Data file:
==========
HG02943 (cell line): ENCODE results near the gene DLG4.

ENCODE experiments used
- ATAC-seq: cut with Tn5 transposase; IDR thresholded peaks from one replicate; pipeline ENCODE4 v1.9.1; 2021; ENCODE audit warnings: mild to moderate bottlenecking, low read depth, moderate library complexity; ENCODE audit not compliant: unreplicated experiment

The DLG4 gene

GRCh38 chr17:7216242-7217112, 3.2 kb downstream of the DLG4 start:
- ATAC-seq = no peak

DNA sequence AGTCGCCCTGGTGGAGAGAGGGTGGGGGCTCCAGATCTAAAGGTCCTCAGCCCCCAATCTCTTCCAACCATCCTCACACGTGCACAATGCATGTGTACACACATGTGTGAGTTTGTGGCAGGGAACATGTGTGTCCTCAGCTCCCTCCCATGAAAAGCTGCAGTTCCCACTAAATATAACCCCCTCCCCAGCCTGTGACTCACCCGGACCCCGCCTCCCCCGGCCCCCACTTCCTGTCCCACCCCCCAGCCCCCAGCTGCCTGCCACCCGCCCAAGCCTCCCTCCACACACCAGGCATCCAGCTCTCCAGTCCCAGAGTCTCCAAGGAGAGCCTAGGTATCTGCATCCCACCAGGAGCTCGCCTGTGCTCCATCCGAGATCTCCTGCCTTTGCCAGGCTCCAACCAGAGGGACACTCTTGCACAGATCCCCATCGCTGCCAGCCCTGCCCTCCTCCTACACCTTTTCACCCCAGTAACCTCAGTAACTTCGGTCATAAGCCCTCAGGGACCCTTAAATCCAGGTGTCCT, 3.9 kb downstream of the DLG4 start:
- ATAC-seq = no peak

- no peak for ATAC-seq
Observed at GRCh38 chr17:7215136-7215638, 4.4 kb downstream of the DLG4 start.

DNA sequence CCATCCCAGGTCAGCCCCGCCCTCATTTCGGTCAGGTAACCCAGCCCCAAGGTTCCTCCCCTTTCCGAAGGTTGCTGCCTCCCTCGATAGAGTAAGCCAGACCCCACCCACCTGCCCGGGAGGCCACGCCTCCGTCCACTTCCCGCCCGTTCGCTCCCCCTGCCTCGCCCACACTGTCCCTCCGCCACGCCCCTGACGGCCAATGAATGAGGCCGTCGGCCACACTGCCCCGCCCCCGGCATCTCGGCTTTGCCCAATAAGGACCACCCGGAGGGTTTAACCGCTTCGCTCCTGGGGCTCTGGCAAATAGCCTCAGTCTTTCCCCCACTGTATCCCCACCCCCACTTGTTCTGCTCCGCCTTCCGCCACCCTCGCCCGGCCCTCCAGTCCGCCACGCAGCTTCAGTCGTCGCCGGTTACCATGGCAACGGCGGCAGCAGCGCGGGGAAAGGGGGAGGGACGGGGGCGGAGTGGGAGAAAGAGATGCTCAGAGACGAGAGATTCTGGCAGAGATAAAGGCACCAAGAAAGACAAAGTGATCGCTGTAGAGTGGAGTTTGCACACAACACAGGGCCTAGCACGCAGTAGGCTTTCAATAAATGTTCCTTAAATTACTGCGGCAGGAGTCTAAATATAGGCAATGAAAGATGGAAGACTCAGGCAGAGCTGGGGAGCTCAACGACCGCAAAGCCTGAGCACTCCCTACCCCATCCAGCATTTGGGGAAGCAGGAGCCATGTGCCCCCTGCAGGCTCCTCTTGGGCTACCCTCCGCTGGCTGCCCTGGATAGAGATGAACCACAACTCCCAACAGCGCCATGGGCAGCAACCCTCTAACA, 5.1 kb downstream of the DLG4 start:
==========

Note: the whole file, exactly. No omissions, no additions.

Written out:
HG02943 (cell line): ENCODE results near the gene DLG4.

ENCODE experiments used
- ATAC-seq: cut with Tn5 transposase; IDR thresholded peaks from one replicate; pipeline ENCODE4 v1.9.1; 2021; ENCODE audit warnings: mild to moderate bottlenecking, low read depth, moderate library complexity; ENCODE audit not compliant: unreplicated experiment

The DLG4 gene

GRCh38 chr17:7216242-7217112, 3.2 kb downstream of the DLG4 start:
- ATAC-seq = no peak

DNA sequence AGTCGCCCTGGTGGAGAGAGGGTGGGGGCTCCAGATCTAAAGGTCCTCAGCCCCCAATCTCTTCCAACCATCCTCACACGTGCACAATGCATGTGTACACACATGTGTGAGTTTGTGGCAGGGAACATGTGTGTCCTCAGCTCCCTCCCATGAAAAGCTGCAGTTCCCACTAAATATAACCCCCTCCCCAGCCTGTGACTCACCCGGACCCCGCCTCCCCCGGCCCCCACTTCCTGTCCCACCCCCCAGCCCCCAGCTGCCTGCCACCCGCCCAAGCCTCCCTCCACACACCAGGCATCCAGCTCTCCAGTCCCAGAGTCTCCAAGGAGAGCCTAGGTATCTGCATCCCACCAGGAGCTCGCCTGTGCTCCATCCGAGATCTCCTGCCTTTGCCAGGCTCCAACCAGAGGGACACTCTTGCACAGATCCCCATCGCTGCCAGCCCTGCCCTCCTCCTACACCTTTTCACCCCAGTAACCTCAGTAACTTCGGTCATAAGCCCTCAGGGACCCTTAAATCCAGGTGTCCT, 3.9 kb downstream of the DLG4 start:
- ATAC-seq = no peak

- no peak for ATAC-seq
Observed at GRCh38 chr17:7215136-7215638, 4.4 kb downstream of the DLG4 start.

DNA sequence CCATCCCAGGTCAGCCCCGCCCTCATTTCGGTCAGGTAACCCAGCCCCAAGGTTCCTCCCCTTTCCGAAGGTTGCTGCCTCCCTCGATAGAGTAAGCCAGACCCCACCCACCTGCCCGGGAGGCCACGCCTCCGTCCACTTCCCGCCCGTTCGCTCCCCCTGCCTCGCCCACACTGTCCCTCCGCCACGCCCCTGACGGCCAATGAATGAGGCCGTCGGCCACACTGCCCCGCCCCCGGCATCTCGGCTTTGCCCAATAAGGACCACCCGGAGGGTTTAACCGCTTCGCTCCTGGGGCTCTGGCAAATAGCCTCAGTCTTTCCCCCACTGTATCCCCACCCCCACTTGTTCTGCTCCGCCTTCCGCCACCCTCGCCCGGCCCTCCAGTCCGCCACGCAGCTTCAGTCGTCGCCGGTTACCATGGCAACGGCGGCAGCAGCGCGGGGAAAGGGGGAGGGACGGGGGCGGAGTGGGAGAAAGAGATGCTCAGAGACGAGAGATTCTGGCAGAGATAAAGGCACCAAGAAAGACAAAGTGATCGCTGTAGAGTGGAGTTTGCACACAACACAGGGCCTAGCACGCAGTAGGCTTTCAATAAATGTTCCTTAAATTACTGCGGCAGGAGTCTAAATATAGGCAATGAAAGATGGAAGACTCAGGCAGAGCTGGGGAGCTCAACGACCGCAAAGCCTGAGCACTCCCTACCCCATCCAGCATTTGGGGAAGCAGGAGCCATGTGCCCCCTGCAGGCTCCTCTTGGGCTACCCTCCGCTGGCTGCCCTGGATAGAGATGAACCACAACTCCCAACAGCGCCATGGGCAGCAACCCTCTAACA, 5.1 kb downstream of the DLG4 start: